Sebastian Scola, Plaintiff, Appellee, v. Boat Frances R., Inc., Defendant, Appellant, 546 F.2d 459 (1st Cir. 1976)Annotate this Case
Solomon Sandler, Gloucester, Mass., Martin S. Cosgrove and Lewis C. Eisenberg, Quincy, Mass., on brief, for appellant.
David B. Kaplan, Joseph Abromovitz, and Kaplan, Latti & Flannery, Boston, Mass., on brief, for appellee.
Before COFFIN, Chief Judge, ALDRICH and CAMPBELL, Circuit Judges.
ALDRICH, Senior Circuit Judge.
This is an appeal by the Boat Frances R., Inc. from a judgment in favor of plaintiff seaman following a jury verdict. In a prior state court proceeding, which plaintiff terms a "friendly suit," more accurately, perhaps, an unfriendly suit, defendant obtained a consent judgment against itself in a miniscule amount. The sole issue on this appeal is whether that judgment is binding under the full faith and credit clause of the Constitution, Art. IV, § 1, or stands no better than a seaman's voidable release, Garrett v. Moore-McCormack Co., 1942, 317 U.S. 239, 63 S. Ct. 246, 87 L. Ed. 239.
We are faced first with plaintiff's claim that defendant has not properly preserved this issue for appeal. Plaintiff points to a number of steps that defendant failed to take at and after trial, including defects in the timing and content of its motions for a directed verdict and judgment n. o. v., and its failure to object to the charge to the jury in respect to fraud vitiating a release. Plaintiff's arguments miss the point, because defendant did object to the denial of an earlier motion for summary judgment. If this motion, which was based on the effect of the state court judgment, should have been granted, defendant did not, after its denial, lose its rights by defending itself on the merits. Cf. Krock v. Electric Motor & Repair Co., 1 Cir., 1964,327 F.2d 213, 215, cert. denied, 377 U.S. 934, 84 S. Ct. 1338, 12 L. Ed. 2d 298; Coca Cola Bottling Co. v. Hubbard, 8 Cir., 1953, 203 F.2d 859, 862 (unobjected to portion of charge does not become the law of the case when issue is directed verdict). When rights have been duly saved, they are not lost, or waived, by subsequent proceedings which would not have taken place had the movant's position prevailed.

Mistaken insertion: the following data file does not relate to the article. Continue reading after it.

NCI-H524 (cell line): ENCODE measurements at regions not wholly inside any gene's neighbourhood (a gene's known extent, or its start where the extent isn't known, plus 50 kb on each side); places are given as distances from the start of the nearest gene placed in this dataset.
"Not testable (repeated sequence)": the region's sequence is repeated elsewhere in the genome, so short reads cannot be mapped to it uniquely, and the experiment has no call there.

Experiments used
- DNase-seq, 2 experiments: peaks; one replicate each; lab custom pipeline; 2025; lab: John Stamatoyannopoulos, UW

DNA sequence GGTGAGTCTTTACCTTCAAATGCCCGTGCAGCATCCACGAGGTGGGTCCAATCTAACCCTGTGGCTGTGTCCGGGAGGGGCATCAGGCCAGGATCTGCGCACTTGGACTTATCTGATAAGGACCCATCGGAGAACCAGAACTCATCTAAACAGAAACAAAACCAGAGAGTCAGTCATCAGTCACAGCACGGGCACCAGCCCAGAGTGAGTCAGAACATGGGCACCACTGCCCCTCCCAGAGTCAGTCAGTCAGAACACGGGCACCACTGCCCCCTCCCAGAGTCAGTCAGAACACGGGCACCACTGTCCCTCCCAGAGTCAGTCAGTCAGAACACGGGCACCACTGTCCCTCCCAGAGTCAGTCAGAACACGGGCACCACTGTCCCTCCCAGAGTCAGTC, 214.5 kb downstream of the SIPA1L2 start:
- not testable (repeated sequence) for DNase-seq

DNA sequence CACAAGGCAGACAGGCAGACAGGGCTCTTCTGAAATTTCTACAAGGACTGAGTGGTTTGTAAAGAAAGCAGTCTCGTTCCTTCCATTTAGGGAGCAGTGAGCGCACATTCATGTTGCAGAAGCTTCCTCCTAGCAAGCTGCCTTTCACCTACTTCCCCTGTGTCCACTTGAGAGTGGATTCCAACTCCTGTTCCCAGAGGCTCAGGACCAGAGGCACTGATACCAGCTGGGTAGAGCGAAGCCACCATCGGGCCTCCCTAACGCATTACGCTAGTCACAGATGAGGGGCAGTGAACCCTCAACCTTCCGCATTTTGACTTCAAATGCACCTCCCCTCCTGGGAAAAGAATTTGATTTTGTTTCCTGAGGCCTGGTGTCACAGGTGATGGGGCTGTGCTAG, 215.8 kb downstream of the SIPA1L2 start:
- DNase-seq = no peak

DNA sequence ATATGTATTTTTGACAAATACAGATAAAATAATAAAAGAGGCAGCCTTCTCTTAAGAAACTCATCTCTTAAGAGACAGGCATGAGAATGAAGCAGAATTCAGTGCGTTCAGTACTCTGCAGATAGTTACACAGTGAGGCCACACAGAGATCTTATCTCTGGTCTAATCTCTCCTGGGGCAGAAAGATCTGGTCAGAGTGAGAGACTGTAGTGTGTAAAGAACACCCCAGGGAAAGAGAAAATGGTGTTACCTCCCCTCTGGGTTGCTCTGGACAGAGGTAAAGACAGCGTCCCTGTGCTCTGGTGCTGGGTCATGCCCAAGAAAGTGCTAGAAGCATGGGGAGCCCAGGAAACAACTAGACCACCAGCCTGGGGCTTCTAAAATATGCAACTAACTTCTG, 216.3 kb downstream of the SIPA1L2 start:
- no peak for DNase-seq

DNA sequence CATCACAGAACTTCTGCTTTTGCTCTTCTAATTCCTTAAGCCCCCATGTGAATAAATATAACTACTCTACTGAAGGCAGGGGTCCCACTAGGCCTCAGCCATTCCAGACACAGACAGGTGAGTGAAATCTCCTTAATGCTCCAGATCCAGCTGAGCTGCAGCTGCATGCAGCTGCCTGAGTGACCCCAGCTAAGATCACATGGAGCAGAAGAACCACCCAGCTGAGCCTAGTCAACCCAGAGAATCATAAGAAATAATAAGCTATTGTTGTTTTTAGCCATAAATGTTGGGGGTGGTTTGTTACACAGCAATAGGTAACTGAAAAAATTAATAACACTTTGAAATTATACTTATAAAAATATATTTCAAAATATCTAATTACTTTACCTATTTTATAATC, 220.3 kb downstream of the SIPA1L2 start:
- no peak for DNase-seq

Defendant misconceives the scope of the extent that foreign judgments are entitled to full faith and credit. It is well settled that extrinsic fraud in the procurement of a judgment subjects it to collateral attack. Griffith v. Bank of New York, 2 Cir., 1945, 147 F.2d 899, cert. denied, 325 U.S. 874, 65 S. Ct. 1414, 89 L. Ed. 1992; Chisholm v. House, 10 Cir., 1947, 160 F.2d 632, 643; see American Express Co. v. Mullins, 1909, 212 U.S. 311, 314, 29 S. Ct. 381, 53 L. Ed. 525. The distinguishing characteristic of extrinsic fraud is that,
"by some fraud practised directly upon the party seeking relief against the judgment or decree, that party has been prevented from presenting all of his case to the court." United States v. Throckmorton, 1878, 98 U.S. 61, 66, 25 L. Ed. 93.
Accordingly, a consent judgment procured by duress or fraud is open to collateral attack. Griffith v. Bank of New York, ante; Chisholm v. House, ante.
The state court consent judgment does not, therefore, constitute here an inviolable bar to the present suit. Once it is vulnerable, the question that remains is the burden of proof: must plaintiff prove fraud, as in an ordinary collateral attack, or, as the district court ruled, is the rule of Garrett v. Moore-McCormack Co., ante, requiring the defendant to establish the validity of a release, applicable to a consent judgment. This is a federal matter. The Garrett rule is based on the doctrine that seamen are "wards of admiralty" whose rights must be carefully protected against the overreaching of their employers. 317 U.S. at 246-48, 63 S. Ct. 246. It would hardly be consistent with this policy to permit shipowners to evade the Garrett rule by the simple expedient of using uncomprehended consent judgment agreements rather than uncomprehended releases. The defendant having, in connection with its motion, made no showing that the consent judgment was "executed freely, without deception or coercion, and that it was made by the seaman with full understanding of his rights," id. at 248, 63 S. Ct. at 252, the district court's denial of defendant's motion for summary judgment was clearly proper.